July 5th. About daybreak there came on a stiff breeze from the west, which at noon freshened into a gale, so that the brig could carry nothing more than her trysail and foresail. In taking in the foretopsail, Simms, one of the common hands, and belonging also to the cook's gang, fell overboard, being very much in liquor, and was drowned- no attempt being made to save him. The whole number of persons on board was now thirteen, to wit: Dirk Peters; Seymour, the black cook; Jones, Greely, Hartman Rogers and William Allen, all of the cook's party; of the cook's party; the mate, whose name I never learned; Absalom Hicks, Wilson, John Hunty Richard Parker, of the mate's party;- besides Augustus and myself.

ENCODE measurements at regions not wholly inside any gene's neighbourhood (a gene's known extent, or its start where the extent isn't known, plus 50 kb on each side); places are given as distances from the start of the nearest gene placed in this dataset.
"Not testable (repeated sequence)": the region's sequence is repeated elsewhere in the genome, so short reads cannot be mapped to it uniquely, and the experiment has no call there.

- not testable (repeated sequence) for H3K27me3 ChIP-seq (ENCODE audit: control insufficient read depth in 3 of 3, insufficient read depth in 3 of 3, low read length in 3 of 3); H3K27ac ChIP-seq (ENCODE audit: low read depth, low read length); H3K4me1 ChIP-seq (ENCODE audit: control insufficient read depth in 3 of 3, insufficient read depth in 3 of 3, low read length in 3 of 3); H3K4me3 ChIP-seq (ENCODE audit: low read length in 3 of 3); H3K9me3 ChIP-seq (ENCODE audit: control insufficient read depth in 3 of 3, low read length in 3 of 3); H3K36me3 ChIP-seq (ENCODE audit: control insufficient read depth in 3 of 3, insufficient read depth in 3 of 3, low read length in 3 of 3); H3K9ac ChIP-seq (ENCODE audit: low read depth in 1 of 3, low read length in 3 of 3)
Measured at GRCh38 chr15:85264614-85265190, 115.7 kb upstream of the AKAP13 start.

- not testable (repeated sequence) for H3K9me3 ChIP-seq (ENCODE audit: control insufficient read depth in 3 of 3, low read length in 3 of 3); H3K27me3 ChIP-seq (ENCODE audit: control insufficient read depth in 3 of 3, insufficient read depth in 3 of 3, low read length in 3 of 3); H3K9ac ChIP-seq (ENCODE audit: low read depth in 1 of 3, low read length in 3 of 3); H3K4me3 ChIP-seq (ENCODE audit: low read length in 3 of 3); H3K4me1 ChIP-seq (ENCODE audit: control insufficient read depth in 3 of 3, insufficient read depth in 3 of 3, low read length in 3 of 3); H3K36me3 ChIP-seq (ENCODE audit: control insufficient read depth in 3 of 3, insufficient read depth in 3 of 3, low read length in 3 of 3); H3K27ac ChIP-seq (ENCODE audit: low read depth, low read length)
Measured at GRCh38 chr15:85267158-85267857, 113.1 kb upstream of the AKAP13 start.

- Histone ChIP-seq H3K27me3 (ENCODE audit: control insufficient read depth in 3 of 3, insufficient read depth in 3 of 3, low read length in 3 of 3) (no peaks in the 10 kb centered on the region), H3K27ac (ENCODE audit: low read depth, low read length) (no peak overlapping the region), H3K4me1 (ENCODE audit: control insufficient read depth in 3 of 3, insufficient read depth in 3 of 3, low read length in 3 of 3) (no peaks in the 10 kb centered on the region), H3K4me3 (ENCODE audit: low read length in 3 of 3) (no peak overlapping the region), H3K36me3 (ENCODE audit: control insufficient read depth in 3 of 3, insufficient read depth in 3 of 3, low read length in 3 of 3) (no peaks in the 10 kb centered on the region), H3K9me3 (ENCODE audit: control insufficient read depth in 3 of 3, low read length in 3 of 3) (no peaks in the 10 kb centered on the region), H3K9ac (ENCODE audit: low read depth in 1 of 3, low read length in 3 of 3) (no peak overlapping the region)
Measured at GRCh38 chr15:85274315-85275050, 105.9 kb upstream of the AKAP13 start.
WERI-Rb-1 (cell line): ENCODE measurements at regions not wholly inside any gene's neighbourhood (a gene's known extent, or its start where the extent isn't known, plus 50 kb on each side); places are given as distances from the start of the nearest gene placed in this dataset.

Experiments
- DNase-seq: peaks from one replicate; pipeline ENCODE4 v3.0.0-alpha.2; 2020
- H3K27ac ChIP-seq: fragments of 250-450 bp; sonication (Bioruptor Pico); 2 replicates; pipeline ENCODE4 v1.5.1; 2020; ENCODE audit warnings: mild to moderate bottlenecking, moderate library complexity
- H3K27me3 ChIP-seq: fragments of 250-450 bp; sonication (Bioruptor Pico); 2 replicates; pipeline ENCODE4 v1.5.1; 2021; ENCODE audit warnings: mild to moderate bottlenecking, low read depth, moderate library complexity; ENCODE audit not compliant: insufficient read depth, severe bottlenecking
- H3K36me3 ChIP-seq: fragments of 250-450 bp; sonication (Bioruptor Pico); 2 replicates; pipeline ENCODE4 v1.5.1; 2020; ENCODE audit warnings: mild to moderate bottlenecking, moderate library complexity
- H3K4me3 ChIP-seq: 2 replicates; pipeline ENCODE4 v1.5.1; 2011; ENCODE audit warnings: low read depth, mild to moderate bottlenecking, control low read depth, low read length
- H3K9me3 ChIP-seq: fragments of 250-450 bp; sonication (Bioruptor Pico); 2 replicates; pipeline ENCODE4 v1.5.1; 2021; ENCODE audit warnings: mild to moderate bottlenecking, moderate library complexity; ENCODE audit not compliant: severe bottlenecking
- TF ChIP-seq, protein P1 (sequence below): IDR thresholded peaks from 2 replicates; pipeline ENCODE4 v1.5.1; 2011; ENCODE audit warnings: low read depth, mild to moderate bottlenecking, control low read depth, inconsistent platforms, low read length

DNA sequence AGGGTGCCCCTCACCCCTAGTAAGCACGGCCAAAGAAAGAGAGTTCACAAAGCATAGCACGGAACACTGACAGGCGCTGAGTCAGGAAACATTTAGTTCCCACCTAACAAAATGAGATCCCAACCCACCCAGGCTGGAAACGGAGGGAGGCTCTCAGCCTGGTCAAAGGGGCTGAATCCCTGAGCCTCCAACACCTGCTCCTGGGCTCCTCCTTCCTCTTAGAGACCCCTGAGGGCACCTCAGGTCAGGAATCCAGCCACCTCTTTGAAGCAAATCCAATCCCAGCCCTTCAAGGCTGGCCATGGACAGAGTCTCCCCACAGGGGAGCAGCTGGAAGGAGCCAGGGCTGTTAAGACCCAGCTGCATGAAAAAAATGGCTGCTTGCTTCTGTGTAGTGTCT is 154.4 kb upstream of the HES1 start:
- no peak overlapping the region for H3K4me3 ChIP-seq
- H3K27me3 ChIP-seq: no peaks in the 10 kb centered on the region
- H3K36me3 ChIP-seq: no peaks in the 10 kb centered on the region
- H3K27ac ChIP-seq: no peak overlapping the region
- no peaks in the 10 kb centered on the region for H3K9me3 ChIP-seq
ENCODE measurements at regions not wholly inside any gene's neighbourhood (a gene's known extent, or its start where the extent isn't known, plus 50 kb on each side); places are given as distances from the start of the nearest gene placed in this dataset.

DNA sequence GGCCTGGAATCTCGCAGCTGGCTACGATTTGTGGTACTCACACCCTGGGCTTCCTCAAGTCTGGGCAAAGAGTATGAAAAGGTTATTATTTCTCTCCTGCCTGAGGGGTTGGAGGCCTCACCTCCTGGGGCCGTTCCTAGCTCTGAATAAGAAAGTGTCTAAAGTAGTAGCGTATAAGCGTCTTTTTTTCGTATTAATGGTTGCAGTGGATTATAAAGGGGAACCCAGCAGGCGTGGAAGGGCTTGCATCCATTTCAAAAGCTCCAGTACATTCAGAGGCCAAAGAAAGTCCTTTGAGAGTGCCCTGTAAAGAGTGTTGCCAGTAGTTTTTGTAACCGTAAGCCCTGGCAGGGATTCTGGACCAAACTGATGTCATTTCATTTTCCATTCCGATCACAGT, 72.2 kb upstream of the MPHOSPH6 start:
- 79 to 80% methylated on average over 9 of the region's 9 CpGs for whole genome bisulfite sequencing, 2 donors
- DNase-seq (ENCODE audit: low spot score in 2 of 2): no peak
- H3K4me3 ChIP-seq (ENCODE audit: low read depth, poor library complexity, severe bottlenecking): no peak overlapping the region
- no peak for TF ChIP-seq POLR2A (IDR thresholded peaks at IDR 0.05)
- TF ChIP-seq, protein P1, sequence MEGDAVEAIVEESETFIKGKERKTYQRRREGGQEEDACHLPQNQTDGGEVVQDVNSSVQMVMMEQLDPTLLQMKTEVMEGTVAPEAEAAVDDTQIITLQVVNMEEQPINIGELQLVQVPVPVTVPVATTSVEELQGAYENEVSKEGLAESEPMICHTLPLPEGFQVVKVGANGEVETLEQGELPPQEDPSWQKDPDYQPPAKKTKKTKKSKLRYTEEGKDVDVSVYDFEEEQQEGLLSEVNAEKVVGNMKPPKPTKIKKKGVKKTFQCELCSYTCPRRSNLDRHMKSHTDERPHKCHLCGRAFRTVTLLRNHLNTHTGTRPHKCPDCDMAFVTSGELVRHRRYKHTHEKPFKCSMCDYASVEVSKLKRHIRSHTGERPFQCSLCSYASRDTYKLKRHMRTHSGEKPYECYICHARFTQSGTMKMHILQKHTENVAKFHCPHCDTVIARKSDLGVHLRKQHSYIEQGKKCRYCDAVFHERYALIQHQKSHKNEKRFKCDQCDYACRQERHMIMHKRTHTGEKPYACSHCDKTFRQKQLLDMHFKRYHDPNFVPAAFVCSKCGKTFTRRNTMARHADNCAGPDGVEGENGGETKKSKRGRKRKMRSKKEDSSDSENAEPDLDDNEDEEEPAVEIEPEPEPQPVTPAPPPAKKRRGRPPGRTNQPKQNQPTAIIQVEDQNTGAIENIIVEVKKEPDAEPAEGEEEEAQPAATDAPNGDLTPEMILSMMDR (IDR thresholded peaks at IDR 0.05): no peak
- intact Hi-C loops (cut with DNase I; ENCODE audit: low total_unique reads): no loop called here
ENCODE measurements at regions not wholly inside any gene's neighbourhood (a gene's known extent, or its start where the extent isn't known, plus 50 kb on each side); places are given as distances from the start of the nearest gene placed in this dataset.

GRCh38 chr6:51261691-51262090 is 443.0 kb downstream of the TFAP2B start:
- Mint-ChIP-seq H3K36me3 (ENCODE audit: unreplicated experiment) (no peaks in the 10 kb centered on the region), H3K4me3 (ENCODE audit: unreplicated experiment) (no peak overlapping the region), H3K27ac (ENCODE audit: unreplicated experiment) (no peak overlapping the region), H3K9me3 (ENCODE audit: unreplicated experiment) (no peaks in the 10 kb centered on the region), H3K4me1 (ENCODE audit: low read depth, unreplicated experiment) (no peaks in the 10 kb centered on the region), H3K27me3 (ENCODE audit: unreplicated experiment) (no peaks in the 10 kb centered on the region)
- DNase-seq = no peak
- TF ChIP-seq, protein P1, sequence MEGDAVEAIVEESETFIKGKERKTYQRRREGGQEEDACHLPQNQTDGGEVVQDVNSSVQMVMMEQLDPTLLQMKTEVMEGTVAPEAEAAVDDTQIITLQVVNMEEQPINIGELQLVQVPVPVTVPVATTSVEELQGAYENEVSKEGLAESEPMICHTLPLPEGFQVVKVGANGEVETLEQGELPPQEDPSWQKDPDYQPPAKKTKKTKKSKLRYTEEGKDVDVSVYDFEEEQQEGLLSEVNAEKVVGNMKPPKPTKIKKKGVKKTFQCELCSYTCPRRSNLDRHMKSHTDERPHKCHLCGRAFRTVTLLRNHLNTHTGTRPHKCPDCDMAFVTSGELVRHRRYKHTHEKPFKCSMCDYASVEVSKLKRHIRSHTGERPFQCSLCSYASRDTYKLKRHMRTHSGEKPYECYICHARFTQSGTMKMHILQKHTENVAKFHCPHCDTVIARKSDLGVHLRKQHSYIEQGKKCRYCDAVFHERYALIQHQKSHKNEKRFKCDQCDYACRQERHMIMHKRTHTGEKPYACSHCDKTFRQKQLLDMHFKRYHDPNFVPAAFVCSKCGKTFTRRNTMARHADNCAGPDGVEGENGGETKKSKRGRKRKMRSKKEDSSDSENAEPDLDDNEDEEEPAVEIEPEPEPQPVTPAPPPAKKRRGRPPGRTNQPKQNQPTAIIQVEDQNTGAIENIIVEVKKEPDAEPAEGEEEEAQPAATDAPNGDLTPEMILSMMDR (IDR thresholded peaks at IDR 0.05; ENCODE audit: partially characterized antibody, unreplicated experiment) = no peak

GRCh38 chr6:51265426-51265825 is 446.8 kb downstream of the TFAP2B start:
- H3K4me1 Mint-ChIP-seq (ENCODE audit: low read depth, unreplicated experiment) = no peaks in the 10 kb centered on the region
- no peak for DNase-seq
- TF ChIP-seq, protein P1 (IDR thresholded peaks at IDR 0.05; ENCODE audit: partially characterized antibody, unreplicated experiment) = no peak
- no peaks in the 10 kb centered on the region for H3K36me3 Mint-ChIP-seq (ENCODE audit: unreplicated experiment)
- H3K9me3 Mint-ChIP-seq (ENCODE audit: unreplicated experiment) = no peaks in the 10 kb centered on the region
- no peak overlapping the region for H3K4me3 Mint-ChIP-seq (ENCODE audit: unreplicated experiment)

July 6th. The gale lasted all this day, blowing in heavy squalls, accompanied with rain. The brig took in a good deal of water through her seams, and one of the pumps was kept continually going, Augustus being forced to take his turn. Just at twilight a large ship passed close by us, without having been discovered until within hail. The ship was supposed to be the one for which the mutineers were on the lookout. The mate hailed her, but the reply was drowned in the roaring of the gale. At eleven, a sea was shipped amidships, which tore away a great portion of the larboard bulwarks, and did some other slight damage. Toward morning the weather moderated, and at sunrise there was very little wind.